CHINA’S earliest railway and an old train are open to the public in northern Baoshan District, along with a batch of Shanghai's earliest industrial sites.
Songnan Town in Baoshan, a former lucrative industrial center in 1950s, has opened many of its industrial heritage sites to visitors for the first time as part of the city’s annual tourism festival.
They include the former factory houses of the city's earliest glassware plant and a warehouse for China’s early exports.
These sites have been renovated into museums and creative parks. A well-preserved section of Songhu Railway, China’s first railway, is also open for visiting, along with an old train carriage.
Over 300 people from both home and abroad became the first batch of visitors by taking part in an orienteering contest on Saturday along a route to include all the historic sites.
The route is also part of the 2017 Shanghai Walking Contest, a city-wide campaign to encourage citizens to walk and take part in various sports.
“We’d like to invite more visitors to learn about the town’s history and cultural features, while encouraging locals to develop a healthier lifestyle,” said Jin Yan, an official with the township government. The participants toured around the sites by either walking or riding bicycles.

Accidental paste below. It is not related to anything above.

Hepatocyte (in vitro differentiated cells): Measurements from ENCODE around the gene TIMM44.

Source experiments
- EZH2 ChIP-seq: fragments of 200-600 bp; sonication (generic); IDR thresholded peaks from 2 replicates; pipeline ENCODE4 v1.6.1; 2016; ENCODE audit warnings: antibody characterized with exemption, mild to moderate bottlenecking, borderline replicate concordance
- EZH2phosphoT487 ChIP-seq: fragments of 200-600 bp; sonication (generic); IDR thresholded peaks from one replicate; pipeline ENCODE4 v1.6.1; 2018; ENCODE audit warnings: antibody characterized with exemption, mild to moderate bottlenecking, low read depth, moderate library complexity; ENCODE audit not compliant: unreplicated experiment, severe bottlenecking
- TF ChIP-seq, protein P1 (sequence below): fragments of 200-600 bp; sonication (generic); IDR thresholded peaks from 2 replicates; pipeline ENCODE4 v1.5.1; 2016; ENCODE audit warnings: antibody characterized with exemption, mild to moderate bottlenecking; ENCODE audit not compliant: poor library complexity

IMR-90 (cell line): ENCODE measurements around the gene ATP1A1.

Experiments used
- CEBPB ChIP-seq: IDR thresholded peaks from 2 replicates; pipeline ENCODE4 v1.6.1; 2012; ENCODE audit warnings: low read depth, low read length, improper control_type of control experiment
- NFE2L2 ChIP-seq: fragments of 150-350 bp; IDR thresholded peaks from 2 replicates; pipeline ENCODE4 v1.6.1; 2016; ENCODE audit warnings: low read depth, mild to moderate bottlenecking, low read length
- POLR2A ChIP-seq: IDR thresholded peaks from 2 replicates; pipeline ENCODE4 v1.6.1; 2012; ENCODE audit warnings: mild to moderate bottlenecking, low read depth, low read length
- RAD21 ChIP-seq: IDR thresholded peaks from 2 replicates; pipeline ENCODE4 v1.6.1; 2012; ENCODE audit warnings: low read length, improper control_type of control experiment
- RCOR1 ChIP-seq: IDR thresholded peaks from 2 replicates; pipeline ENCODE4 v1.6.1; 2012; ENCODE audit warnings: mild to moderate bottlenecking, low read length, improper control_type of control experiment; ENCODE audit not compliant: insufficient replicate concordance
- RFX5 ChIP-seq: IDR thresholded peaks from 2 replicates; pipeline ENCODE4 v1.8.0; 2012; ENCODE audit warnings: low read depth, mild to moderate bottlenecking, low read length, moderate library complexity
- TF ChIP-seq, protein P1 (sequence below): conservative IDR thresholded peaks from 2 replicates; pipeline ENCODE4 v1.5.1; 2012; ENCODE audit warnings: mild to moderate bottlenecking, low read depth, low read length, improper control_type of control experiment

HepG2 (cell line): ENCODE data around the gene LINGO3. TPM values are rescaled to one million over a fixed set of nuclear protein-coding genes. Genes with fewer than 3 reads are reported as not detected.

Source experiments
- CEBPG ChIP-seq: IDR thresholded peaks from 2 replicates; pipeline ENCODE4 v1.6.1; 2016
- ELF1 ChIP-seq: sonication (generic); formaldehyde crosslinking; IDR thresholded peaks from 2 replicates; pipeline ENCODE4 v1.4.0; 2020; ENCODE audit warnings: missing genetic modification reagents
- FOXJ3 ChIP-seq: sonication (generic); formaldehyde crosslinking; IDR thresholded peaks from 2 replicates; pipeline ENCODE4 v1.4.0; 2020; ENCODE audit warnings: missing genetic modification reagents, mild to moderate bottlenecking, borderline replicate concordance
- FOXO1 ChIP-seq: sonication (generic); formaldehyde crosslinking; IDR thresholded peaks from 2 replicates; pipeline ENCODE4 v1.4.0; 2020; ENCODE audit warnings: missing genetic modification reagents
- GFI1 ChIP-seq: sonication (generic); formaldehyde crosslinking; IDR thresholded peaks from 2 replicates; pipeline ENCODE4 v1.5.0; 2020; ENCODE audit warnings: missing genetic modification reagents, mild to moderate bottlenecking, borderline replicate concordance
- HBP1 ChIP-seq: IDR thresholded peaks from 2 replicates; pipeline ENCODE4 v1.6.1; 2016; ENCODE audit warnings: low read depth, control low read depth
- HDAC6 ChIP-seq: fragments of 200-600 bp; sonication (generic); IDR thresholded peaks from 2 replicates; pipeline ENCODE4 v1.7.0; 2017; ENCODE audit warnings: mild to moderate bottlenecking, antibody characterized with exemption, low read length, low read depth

The former No. 1 Plant of Shanghai Glassware Company has been renovated into a museum to exhibit the development of the city’s glass industry.
China Industrial Design Museum was renovated from the former plant of Shanghai Happiness Motorcycles, once a popular form of transport for citizens.
The former site of Shanghai Iron Alloy Plant has become a park featuring steel sculptures made of iron and steel materials left over by the plant.
The import and export warehouse named Zhongcheng was built in 1959. Many made-in-China goods were exported across the world from here in the last century.
The warehouse has been developed into an innovative park named Elite Valley, home to over 60 startups.
The remaining rail section of the Songhu Railway runs across the park. The 16-kilomter railway mainly in north Shanghai was built by a British bank and began operating in July 1876.
It was demolished in 1997 for the construction of Metro Line 3.